Wisdom Teachers

The advocate: Q&A with a vaccine champion

'Misinformation surrounded the [H1N1] vaccine, but it was the virus that killed people.'

Paul OffitPaul Offit, MD, infectious disease chief at the Children's Hospital of Philadelphia, has been front and center in the fight against the growing anti-vaccine movement — and he has the hate mail to prove it. As vaccines are the primary firewall against emerging and reemerging infectious diseases, Offit's stand is an important one for the infection preventionist. Indeed, nosocomial outbreaks of vaccine-preventable diseases have been reported in recent years as measles and mumps make a comeback. These outbreaks can be very disruptive and expensive, as a hospital recently reported a mumps outbreak ended up costing more than a quarter of a million dollars.1

Offit is the author of the books The Cutter Incident: How America's First Polio Vaccine Led to the Growing Vaccine Crisis (R.R. Donnelly & Sons; Chicago) and Autism's False Prophets: Bad Science, Risky Medicine, and the Search for a Cure (Columbia University Press; New York City). He is a member of the Centers for Disease Control and Prevention's Advisory Committee on Immunization Practices (ACIP), which voted Feb. 24 to recommend universal seasonal flu immunization. The move to vaccinate everyone 6 months and older unless contraindicated (e.g., egg allergies) also ratchets up pressure on health care workers, a group that has long resisted standing CDC recommendations to be immunized for seasonal flu.

Q. Did the H1N1 situation give ACIP a sort of "pandemic push" to move to universal immunization?

A. The momentum actually has been building for years prior to H1N1. As more and more groups were recommended to receive the vaccine, it got to the point where 85% of the U.S. population were considered to be in a group recommended to receive influenza vaccine. So, it's really in some ways easier to define who shouldn't receive the vaccine than who should receive it. Going to a universal recommendation for an influenza vaccine meant only increasing those for whom it's recommended by 15%. It was the logical thing to do. Everybody is at risk of getting influenza and suffering, being hospitalized or being killed by it.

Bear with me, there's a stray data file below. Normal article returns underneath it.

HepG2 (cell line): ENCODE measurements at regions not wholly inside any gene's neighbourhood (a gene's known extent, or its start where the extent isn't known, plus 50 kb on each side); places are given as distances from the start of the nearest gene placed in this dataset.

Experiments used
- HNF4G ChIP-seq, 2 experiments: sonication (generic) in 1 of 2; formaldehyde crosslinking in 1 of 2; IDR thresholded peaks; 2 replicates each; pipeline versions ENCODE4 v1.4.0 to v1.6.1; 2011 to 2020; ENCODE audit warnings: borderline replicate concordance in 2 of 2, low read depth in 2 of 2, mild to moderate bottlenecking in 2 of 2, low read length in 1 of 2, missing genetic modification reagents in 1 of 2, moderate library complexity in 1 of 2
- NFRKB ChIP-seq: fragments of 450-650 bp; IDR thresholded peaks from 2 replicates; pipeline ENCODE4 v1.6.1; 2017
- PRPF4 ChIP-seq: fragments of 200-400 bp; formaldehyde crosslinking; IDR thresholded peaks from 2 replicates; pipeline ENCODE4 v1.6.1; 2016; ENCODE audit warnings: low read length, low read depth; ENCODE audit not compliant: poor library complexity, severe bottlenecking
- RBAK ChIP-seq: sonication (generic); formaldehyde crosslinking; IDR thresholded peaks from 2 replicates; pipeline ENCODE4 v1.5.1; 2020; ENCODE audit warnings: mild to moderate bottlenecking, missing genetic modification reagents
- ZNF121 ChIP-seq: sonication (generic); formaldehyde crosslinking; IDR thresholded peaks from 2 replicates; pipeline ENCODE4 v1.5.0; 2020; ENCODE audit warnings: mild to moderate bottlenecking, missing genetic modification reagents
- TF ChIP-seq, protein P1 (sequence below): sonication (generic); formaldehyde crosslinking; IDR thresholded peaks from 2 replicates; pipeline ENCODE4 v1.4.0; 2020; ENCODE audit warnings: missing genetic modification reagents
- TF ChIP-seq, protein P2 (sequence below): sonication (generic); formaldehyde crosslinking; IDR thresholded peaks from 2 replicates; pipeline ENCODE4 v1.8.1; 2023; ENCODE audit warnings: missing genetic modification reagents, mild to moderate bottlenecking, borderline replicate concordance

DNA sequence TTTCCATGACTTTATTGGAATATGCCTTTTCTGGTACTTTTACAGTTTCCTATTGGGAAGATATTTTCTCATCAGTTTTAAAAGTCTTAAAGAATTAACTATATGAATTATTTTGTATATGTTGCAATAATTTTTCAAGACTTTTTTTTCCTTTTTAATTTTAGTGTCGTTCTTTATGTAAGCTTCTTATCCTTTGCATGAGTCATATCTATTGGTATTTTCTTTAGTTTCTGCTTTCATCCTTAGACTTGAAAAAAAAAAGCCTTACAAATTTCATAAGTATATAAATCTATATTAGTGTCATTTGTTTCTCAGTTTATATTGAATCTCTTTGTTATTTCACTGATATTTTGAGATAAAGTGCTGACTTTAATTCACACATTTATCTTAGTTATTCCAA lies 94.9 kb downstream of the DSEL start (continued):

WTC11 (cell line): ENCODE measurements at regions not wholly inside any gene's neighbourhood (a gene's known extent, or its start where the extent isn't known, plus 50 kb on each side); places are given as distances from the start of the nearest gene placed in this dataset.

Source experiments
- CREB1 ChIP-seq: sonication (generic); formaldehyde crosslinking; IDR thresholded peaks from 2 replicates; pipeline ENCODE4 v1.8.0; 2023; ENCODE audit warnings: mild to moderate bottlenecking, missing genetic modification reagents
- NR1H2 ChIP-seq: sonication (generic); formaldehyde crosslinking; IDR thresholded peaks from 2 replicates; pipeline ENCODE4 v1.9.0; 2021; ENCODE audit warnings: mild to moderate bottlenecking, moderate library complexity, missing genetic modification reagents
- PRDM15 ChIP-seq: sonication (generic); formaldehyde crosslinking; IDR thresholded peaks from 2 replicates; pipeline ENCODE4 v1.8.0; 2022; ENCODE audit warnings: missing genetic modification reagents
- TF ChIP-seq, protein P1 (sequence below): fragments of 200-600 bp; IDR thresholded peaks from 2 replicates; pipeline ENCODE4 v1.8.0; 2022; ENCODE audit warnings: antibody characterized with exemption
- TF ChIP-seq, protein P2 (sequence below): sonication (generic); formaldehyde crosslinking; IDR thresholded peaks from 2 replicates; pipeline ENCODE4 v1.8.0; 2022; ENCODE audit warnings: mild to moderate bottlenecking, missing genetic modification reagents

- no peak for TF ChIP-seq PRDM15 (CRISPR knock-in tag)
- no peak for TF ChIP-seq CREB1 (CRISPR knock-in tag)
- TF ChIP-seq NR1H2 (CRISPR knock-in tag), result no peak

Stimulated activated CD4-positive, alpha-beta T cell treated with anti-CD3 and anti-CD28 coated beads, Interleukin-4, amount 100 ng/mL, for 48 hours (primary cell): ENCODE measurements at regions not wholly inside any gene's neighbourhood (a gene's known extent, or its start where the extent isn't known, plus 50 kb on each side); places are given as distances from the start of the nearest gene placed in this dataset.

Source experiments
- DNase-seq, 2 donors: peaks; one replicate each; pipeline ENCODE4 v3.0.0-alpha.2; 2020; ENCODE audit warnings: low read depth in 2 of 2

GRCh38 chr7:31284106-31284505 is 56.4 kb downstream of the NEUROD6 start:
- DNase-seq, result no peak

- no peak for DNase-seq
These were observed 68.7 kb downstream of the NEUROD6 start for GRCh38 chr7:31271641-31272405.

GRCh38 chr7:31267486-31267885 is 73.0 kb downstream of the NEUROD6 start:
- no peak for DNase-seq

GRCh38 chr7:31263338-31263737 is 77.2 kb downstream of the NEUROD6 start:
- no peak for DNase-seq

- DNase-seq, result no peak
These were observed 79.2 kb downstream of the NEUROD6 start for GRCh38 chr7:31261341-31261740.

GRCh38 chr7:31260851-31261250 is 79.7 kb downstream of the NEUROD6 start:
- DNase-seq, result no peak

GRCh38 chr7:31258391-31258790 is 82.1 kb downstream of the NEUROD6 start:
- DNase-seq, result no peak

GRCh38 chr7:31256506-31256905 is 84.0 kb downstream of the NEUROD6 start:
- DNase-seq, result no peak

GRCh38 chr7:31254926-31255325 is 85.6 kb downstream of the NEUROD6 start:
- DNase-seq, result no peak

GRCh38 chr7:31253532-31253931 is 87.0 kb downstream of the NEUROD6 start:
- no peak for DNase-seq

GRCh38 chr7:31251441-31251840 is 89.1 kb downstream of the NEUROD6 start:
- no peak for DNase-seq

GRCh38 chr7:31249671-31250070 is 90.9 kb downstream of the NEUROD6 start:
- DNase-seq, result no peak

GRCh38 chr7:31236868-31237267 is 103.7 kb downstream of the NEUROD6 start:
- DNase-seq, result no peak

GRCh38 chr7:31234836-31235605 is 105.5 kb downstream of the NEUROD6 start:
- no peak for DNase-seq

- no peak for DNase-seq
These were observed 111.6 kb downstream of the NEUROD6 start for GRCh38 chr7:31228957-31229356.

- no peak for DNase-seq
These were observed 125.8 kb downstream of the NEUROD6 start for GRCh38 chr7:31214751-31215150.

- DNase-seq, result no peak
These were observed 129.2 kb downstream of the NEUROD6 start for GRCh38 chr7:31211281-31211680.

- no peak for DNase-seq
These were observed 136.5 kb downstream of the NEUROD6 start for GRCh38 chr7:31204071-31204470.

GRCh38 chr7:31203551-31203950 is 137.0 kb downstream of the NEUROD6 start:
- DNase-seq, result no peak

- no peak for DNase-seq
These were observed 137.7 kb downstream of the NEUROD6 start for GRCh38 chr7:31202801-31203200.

Q. You were somewhat skeptical about the threat of the H1N1 pandemic last year after the first wave How do you think the pandemic has played out?

A. It wasn't the 1918 pandemic, but it was a pandemic worth preventing. What if I told you there's going to be a virus coming to the United States which will infect about 55 million Americans, cause about a quarter of a million to be hospitalized, cause about 11,000 — including about a thousand children — to die, but I have a vaccine that will prevent a lot of that. Would you be willing to take it? I'd like to think the answer for most people would be, "Yes."

Q. Unfortunately, there were a lot of people who didn't want to take it, including health care workers. Was there some kind of perception problem about this pandemic? It seems there were some mixed messages about the threat.

A. I'd like to think that's also something we learned from this. The prediction very early on was that we could have as many as 90,000 deaths. That came from the government — they were preparing that it might be that many. Fair enough, but the way it got communicated to the public was that it would likely be that many. And when it was about a tenth of that, people felt that they hadn't been told the truth. In the future, we need to provide a range of what one could potentially see and communicate that message.

Q. As H1N1 infection proved moderate in many cases, attention seemed to shift to the safety of the vaccine, even though you have pointed out it proved "remarkably safe."